Clinical practice guidelines and organizational adaptation: A framework for analyzing economic effects

John E. Schneider, N. Andrew Peterson, Thomas E. Vaughn, Eric N. Mooss, Bradley N. Doebbeling

Research output: Contribution to journalReview articlepeer-review

10 Scopus citations


Objectives: The overall objective of this article was to review the theoretical and conceptual dimensions of how the implementation of clinical practice guidelines (CPGs) is likely to affect treatment costs. Methods: An important limitation of the extant literature on the cost effects of CPGs is that the main focus has been on clinical adaptation. We submit that the process innovation aspects of CPGs require changes in both clinical and organizational dimensions. We identify five organizational factors that are likely to affect the relationship between CPGs and total treatment costs: implementation, coordination, learning, human resources, and information. We review the literature supporting each of these factors. Results: The net organizational effects of CPGs on costs depends on whether the cost-reducing properties of coordination, learning, and human resource management offset potential cost increases due to implementation and information management. Conclusions: Studies of the cost effects of clinical practice guidelines should attempt to measure, to the extent possible, the effects of each of these clinical and organizational factors.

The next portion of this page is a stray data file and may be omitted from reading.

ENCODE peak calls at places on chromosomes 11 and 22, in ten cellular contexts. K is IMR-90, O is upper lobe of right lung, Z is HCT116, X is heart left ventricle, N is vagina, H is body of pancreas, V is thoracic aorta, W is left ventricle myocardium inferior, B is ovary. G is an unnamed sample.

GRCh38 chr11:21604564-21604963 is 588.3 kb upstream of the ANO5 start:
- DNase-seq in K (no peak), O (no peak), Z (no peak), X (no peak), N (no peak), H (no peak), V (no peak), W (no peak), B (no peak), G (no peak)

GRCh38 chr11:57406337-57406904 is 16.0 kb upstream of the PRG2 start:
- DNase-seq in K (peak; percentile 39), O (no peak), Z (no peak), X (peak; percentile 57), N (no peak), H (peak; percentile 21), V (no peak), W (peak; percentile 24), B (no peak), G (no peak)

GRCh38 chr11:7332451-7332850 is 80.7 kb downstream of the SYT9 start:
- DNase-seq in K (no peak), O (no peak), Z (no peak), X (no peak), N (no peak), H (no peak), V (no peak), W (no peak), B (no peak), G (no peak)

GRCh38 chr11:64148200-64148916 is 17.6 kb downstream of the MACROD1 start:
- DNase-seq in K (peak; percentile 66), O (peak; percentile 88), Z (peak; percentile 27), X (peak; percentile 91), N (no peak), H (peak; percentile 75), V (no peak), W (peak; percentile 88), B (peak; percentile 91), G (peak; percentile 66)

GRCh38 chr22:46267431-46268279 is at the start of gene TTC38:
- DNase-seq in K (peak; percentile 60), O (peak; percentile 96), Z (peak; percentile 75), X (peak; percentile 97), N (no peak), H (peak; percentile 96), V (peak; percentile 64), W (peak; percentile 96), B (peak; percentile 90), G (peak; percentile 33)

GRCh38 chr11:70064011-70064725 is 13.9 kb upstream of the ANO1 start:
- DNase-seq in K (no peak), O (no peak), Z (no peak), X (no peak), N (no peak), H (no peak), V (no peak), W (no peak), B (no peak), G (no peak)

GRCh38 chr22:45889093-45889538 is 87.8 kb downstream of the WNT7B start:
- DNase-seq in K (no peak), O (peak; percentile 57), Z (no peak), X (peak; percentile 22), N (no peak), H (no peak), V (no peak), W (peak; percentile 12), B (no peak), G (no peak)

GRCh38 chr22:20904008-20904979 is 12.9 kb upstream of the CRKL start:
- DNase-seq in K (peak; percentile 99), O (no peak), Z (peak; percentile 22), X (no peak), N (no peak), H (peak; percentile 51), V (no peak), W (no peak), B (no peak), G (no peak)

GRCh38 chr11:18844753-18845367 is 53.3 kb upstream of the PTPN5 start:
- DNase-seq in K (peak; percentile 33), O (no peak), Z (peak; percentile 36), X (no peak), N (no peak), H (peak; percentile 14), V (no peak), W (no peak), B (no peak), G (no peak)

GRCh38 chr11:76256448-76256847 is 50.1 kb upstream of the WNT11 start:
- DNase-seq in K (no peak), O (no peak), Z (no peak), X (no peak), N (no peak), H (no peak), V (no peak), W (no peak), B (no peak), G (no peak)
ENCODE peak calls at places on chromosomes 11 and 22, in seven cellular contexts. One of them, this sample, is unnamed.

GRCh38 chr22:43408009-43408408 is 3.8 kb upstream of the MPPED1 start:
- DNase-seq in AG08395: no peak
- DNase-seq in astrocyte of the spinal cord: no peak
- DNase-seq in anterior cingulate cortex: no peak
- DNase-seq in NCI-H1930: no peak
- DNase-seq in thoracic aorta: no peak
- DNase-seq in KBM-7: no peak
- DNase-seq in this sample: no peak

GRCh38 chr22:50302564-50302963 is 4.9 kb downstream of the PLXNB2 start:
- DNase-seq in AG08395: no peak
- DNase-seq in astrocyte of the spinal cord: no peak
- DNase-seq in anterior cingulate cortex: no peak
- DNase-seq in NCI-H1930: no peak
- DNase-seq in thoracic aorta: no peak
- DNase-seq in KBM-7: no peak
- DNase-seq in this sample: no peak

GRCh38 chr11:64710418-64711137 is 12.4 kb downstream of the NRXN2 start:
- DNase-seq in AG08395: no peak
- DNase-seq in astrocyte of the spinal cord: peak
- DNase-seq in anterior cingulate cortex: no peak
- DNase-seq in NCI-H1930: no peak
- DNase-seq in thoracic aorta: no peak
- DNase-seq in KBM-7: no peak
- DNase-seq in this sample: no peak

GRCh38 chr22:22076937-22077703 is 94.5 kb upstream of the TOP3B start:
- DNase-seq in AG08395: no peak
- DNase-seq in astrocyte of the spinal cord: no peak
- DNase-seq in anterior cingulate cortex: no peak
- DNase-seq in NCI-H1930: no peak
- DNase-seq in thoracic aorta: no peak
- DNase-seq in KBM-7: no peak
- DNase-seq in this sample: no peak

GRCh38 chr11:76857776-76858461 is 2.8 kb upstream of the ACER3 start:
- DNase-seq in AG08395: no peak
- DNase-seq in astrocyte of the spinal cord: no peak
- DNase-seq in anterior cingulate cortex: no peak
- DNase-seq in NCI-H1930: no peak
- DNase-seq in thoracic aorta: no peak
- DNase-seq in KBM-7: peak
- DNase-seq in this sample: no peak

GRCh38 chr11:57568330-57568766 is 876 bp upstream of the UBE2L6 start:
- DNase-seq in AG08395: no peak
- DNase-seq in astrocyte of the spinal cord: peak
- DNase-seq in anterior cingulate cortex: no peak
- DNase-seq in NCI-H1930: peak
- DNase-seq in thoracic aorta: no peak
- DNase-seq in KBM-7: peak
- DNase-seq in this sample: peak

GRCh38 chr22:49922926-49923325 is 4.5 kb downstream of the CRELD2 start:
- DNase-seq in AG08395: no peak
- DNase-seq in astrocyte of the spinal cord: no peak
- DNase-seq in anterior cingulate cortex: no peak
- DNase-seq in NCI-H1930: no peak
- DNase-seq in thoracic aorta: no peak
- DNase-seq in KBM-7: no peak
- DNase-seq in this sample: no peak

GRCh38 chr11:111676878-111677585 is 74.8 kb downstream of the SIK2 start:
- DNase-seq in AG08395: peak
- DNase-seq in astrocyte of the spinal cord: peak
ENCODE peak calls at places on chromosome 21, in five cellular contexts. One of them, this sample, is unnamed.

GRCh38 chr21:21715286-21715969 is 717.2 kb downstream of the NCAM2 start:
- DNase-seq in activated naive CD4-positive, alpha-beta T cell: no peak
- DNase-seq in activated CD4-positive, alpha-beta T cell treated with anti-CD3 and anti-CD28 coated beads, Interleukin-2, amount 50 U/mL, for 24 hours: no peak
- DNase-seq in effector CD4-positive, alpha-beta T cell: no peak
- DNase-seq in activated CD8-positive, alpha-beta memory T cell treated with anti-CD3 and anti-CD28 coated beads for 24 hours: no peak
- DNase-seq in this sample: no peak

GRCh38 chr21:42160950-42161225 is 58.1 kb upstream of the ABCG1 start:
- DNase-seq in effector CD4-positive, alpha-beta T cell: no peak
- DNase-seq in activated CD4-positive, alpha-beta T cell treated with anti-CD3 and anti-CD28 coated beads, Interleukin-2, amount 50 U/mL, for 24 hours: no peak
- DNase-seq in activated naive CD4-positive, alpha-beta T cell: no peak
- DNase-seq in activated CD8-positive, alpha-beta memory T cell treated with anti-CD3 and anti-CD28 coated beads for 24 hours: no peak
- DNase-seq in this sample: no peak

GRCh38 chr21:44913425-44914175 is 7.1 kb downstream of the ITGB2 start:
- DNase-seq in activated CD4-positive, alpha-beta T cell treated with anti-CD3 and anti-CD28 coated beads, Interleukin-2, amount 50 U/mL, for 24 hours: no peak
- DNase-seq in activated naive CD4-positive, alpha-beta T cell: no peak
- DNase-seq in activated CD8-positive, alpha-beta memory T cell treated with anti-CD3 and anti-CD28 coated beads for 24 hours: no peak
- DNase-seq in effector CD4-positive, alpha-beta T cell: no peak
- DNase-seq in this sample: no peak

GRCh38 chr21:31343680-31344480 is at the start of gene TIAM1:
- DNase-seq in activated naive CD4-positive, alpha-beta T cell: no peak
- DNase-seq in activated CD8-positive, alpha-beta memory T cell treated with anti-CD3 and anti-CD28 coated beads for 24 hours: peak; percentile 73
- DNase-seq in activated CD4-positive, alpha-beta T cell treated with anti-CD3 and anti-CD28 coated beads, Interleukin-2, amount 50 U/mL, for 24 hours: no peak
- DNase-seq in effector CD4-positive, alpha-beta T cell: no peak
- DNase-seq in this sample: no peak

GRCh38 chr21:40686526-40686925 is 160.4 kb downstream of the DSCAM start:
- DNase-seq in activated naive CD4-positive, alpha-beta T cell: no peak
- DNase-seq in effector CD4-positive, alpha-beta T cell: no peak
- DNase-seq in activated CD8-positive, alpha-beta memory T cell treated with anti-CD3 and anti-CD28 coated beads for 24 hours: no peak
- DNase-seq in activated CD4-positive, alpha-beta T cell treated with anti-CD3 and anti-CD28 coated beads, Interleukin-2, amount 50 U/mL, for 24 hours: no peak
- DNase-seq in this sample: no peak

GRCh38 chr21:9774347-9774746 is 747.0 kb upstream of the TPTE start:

Original languageEnglish (US)
Pages (from-to)58-66
Number of pages9
JournalInternational Journal of Technology Assessment in Health Care
Issue number1
StatePublished - Jan 2006
Externally publishedYes


  • Clinical practice guidelines
  • Cost effectiveness analysis
  • Economic efficiency
  • Process innovation

ASJC Scopus subject areas

  • Health Policy


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